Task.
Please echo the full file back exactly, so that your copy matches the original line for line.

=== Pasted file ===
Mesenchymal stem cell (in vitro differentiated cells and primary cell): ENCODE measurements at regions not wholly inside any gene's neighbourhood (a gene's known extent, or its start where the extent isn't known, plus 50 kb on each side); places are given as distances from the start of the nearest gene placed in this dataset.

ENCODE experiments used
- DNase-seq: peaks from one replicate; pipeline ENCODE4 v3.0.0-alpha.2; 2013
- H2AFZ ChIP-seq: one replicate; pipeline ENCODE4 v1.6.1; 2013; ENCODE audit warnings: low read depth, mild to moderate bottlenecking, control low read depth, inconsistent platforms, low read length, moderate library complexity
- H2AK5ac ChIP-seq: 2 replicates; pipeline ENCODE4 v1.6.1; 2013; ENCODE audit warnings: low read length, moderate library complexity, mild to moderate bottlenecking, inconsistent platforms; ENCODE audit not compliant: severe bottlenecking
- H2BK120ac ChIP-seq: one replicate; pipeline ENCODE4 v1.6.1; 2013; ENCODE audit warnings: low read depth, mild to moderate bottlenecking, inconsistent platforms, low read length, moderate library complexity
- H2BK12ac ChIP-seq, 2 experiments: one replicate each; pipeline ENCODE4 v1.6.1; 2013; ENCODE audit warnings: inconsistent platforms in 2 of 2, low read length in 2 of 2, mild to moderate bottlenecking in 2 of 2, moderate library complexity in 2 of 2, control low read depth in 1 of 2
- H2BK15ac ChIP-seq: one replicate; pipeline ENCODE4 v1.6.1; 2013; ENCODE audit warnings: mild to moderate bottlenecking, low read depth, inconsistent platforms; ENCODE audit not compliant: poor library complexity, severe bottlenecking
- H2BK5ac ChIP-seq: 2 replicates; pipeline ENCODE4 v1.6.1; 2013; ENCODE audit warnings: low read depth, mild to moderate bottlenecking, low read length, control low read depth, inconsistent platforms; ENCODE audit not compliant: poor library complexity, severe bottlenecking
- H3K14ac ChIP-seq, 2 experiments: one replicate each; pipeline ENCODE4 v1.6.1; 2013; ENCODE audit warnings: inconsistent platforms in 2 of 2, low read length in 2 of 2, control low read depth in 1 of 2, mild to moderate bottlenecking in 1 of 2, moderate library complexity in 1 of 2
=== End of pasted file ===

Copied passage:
Mesenchymal stem cell (in vitro differentiated cells and primary cell): ENCODE measurements at regions not wholly inside any gene's neighbourhood (a gene's known extent, or its start where the extent isn't known, plus 50 kb on each side); places are given as distances from the start of the nearest gene placed in this dataset.

ENCODE experiments used
- DNase-seq: peaks from one replicate; pipeline ENCODE4 v3.0.0-alpha.2; 2013
- H2AFZ ChIP-seq: one replicate; pipeline ENCODE4 v1.6.1; 2013; ENCODE audit warnings: low read depth, mild to moderate bottlenecking, control low read depth, inconsistent platforms, low read length, moderate library complexity
- H2AK5ac ChIP-seq: 2 replicates; pipeline ENCODE4 v1.6.1; 2013; ENCODE audit warnings: low read length, moderate library complexity, mild to moderate bottlenecking, inconsistent platforms; ENCODE audit not compliant: severe bottlenecking
- H2BK120ac ChIP-seq: one replicate; pipeline ENCODE4 v1.6.1; 2013; ENCODE audit warnings: low read depth, mild to moderate bottlenecking, inconsistent platforms, low read length, moderate library complexity
- H2BK12ac ChIP-seq, 2 experiments: one replicate each; pipeline ENCODE4 v1.6.1; 2013; ENCODE audit warnings: inconsistent platforms in 2 of 2, low read length in 2 of 2, mild to moderate bottlenecking in 2 of 2, moderate library complexity in 2 of 2, control low read depth in 1 of 2
- H2BK15ac ChIP-seq: one replicate; pipeline ENCODE4 v1.6.1; 2013; ENCODE audit warnings: mild to moderate bottlenecking, low read depth, inconsistent platforms; ENCODE audit not compliant: poor library complexity, severe bottlenecking
- H2BK5ac ChIP-seq: 2 replicates; pipeline ENCODE4 v1.6.1; 2013; ENCODE audit warnings: low read depth, mild to moderate bottlenecking, low read length, control low read depth, inconsistent platforms; ENCODE audit not compliant: poor library complexity, severe bottlenecking
- H3K14ac ChIP-seq, 2 experiments: one replicate each; pipeline ENCODE4 v1.6.1; 2013; ENCODE audit warnings: inconsistent platforms in 2 of 2, low read length in 2 of 2, control low read depth in 1 of 2, mild to moderate bottlenecking in 1 of 2, moderate library complexity in 1 of 2